- UX Candidate Design Challenge – v1
- UX Candidate Design Challenge – v2
- UX Candidate Design Challenge – v3
As I am now hiring more people on the design team, I came up with a new design exercise. However, to jump to the end, it was too damn hard. So I only used it about 6 times before deciding to put it out to pasture.
So, as I do with all retired design exercises, I share them with the world.
Treasure Data is a system to manage many databases in an enterprise. There is data everywhere and it’s not consistent at all. Sometimes field data is invalid or in various formats. We are going to zoom in on a field in two databases.
Database A and Database B has a field called Zip Code. There are 1 million records in the database. Here is a sampling of what you find if you compared the data.
|Database A||Database B||What should we do?|
|94403||94403||Nothing, they are identical|
|94403||-null-||Copy A–> B|
|94403||XYZFOO||Copy A–> B|
|94403||94402||Valid but different, hmm?|
There are lots of possible scenarios, but not infinite.
The mission to design a UI that a user can create rules of what is valid and invalid and also what to do if there are problems. It should be an ongoing rule.
Why it was a bad design exercise?
First off, it is just too complicated. The whole idea of different databases, different fields, pattern matching, rules; it’s overwhelming. One candidate didn’t understand what a zip code was. Candidates spent way too much time asking me questions about databases and almost zero time designing interfaces.
Plus, it wasn’t a collaborative discussion. It was guessing and struggling the whole time. I thought, “Well maybe its good to see how they deal with pressure”, but ultimately, I realized it was just a bad design exercise. It created tension and confusion and didn’t help me understand how they would be as designers on the team. In fact, one candidate (whom we liked!) withdrew based on this. Bummer, I know. This is why a well-designed exercise is important.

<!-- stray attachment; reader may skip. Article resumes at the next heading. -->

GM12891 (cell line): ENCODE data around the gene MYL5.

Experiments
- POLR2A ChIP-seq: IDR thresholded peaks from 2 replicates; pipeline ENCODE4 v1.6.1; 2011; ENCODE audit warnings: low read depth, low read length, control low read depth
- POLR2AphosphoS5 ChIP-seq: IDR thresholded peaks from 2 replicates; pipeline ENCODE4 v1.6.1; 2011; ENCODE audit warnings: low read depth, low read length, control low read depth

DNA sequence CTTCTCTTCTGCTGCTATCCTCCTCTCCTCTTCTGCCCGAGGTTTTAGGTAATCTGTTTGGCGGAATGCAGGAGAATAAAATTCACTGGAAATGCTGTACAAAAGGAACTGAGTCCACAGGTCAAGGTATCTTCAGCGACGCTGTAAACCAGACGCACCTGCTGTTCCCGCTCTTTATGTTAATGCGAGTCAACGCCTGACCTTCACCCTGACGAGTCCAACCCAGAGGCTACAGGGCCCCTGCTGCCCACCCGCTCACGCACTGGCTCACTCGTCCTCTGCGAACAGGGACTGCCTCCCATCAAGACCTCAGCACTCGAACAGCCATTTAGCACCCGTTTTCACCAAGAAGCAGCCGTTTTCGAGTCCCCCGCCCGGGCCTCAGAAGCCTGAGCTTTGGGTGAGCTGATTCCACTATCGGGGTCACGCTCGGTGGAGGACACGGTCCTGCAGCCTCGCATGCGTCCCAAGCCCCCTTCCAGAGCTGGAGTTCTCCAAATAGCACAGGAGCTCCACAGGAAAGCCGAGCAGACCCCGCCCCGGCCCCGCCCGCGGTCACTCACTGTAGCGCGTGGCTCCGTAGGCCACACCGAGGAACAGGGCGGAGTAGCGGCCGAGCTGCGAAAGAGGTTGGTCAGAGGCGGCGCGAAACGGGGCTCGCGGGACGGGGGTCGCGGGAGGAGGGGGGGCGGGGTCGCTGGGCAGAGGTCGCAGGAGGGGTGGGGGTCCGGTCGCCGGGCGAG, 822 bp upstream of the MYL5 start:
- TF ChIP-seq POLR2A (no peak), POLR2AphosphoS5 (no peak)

Some candidates had bad logic and others just got nervous and panicked. All in all, it was an Epic Learning Experience. (#NoFailure)
What were the good ideas?
Pattern matching like #####-##### could help a user describe a valid input. If you look at the jQuery Input Masking plugin, it shows how easy symbology could be used to describe a valid input. This was a great insight to define what is valid and invalid.
Additionally, ideas around doing the easy parts first and reduce the problem down to the long tail were solid. There were some good ideas around a chatbot to give a more natural language UI.
What were not so good ideas?
Certainly sitting at the whiteboard and asking questions for 40 minutes is not a good idea. Always know what the measures of success are and try to approach the problem from that angle. I communicated that interaction design was the goal, but some people never got to that phase. (Probably because of the difficulty)
I know design schools teach a methodology about design thinking, but sometimes it just seems to get in the way. Sometimes, you just want to dive in.
New design exercise v5!
Well, I don’t want to give it away, but here are some hints. I want candidates to sit at a table with us and discuss the problem together. #NoWhiteBoard! I want candidates to show imagination and ideas. I want them to collaborate with us and most importantly “be in the moment”.
The new design exercise is a little unconventional, but hopefully it will show us what it’s like to work together. It might not be good, in which case I will post the details of it.
Too many designers have bad answers to my question “How do you improve your interaction design skills?” The answer of shrug “Umm, Medium articles?” is pretty lame. Try reading About Face by Alan Cooper and Information Dashboard Design by Stephen Few. You probably read Design of Everyday Things by Don Norman, but check out Emotional Design too!
And apply to be on my team! (Contact me via my blog and Ill get you into the system)